A bee or a bee droid? That is the question

Technological advances enable robots and drones to pollinate plants — but what does this mean for insect biodiversity?

Sayuri Moodliar
3 min readNov 30, 2020


Honeybee with pollen on Aloe arborescens flower

Insects, birds and even mammals help to pollinate plants, but their populations are declining rapidly. This has been attributed to various factors, including intensive farming practices, the use of agrochemicals, an increase in pests and pathogens, habitat loss and degradation, and higher temperatures associated with climate change.

Bees are the most common pollinators, and the annual rate of loss of bee colonies is estimated to have risen to as much as 40%.

Pollination is a critical element in agricultural production, with over 75% of the main global crop types requiring animal pollination.

What are the alternatives?

There are several innovative alternatives that farmers and researchers are exploring using robots, drones and artificial intelligence. For example:

  • Renting bee hives: Where resident bee populations are depleted, farmers rent bee hives for pollination when crops are flowering.
  • Using drone propellers to create a downdraft of air: This shakes the flower, causing the pollen to move to another flower.
  • Delivering pollen to flowers in a soap bubble: This can be done using a miniature drone or using robots on the ground that are targeted to specific flowers.
  • Creating an insect-sized drone to artificially pollinate flowers: The ‘bee’ has a patch of horse hair bristles to collect pollen and liquid gel to enable it to collect and transfer the pollen to another plant.
  • Using artificial intelligence and deep learning techniques to detect and identify the flowers so the drone can fly from one flower to the next.

Droids are not meant to replace insects, merely to fill in a pollinator role while we work to restore their populations again.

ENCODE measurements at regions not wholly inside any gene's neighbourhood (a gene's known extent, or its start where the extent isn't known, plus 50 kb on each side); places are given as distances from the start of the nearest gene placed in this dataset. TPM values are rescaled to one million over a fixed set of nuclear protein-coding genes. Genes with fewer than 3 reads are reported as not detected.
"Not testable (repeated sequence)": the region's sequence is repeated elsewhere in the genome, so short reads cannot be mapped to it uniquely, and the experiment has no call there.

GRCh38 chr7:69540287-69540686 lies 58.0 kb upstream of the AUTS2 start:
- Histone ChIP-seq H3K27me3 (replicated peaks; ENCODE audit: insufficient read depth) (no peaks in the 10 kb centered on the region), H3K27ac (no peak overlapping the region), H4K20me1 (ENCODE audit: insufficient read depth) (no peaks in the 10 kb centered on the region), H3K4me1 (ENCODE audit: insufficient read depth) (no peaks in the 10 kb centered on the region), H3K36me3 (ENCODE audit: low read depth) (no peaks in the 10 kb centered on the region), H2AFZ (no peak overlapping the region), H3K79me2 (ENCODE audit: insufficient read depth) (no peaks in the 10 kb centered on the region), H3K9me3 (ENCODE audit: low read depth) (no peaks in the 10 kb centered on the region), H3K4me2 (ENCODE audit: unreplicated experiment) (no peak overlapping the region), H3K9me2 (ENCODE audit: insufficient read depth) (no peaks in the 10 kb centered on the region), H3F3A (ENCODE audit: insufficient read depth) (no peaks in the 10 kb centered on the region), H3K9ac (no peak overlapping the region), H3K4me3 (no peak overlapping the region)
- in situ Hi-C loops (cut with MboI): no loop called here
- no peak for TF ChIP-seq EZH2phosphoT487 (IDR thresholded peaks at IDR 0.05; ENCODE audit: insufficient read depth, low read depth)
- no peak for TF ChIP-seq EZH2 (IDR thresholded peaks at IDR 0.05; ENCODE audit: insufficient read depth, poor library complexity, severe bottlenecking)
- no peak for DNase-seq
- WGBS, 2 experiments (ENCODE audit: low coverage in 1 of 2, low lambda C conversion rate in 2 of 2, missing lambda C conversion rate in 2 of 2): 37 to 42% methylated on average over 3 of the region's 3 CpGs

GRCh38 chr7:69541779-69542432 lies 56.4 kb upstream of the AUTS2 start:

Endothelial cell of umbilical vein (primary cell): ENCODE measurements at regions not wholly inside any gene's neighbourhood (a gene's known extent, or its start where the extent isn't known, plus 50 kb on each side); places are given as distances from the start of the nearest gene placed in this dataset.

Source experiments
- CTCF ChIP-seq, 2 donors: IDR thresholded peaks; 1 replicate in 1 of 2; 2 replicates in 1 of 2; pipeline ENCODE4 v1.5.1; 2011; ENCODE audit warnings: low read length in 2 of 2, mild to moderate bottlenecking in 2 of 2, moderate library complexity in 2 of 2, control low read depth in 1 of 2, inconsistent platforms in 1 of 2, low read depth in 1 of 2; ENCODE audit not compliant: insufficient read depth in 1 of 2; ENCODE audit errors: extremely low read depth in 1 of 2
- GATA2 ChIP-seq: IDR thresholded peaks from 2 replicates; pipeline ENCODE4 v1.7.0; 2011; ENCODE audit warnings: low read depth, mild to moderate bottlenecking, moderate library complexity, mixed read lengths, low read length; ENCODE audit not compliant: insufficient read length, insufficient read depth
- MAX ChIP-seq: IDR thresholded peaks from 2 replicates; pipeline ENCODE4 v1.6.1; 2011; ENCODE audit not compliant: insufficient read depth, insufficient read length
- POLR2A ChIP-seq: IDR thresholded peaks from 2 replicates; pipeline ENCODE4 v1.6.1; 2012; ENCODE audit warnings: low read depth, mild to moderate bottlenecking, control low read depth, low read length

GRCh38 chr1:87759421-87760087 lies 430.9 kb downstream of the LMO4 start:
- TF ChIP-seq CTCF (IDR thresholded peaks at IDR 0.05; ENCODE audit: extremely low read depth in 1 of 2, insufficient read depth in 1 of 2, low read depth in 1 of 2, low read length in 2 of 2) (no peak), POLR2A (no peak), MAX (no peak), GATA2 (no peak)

How can we restore bee populations?

Currently, there are a myriad of initiatives involving conservationists, farmers and researchers to try and increase pollinator populations.

Actions that can be taken include the following:

  • Growing plants and trees that attract bees and other insects
  • Planting indigenous trees to help with reforestation and restoration of habitat
  • Avoiding the use of harmful pesticides and other agrochemicals

What if we don’t succeed?

There are some things that robots cannot do. After all, pollination only occurs as a by-product of an insect’s activity and its place in the food chain. Robot bees do not produce honey nor do they provide food for skunks, bears, beetles or birds.

Artificial pollination is currently used mainly for human food crops but pollination is also necessary for wildlife habitat and food, both of which are also diminishing due to deforestation.

The loss of pollinators has dire consequences from a biodiversity perspective.

The decline in bee and other pollinator populations worldwide has created not only a potential crisis in food security, but also an environmental problem. Many of the factors that have decimated bee populations are also responsible for other environmental consequences like the loss of insect biodiversity due to habitat loss and the use of agrochemicals. Recent studies indicate that almost half of the world’s insect species are rapidly declining and a third are being threatened with extinction.

This threat to biodiversity cannot (yet) be solved through machines and artificial intelligence.

“The conclusion is clear: unless we change our ways of producing food, insects as a whole will go down the path of extinction in a few decades …. The repercussions this will have for the planet’s ecosystems are catastrophic … as insects are at the structural and functional base of many of the world’s ecosystems ….” — Francisco Sánchez-Bayoa & Kris AG Wyckhuys in Biological Conservation Journal



Sayuri Moodliar

Writer, explorer and lifelong learner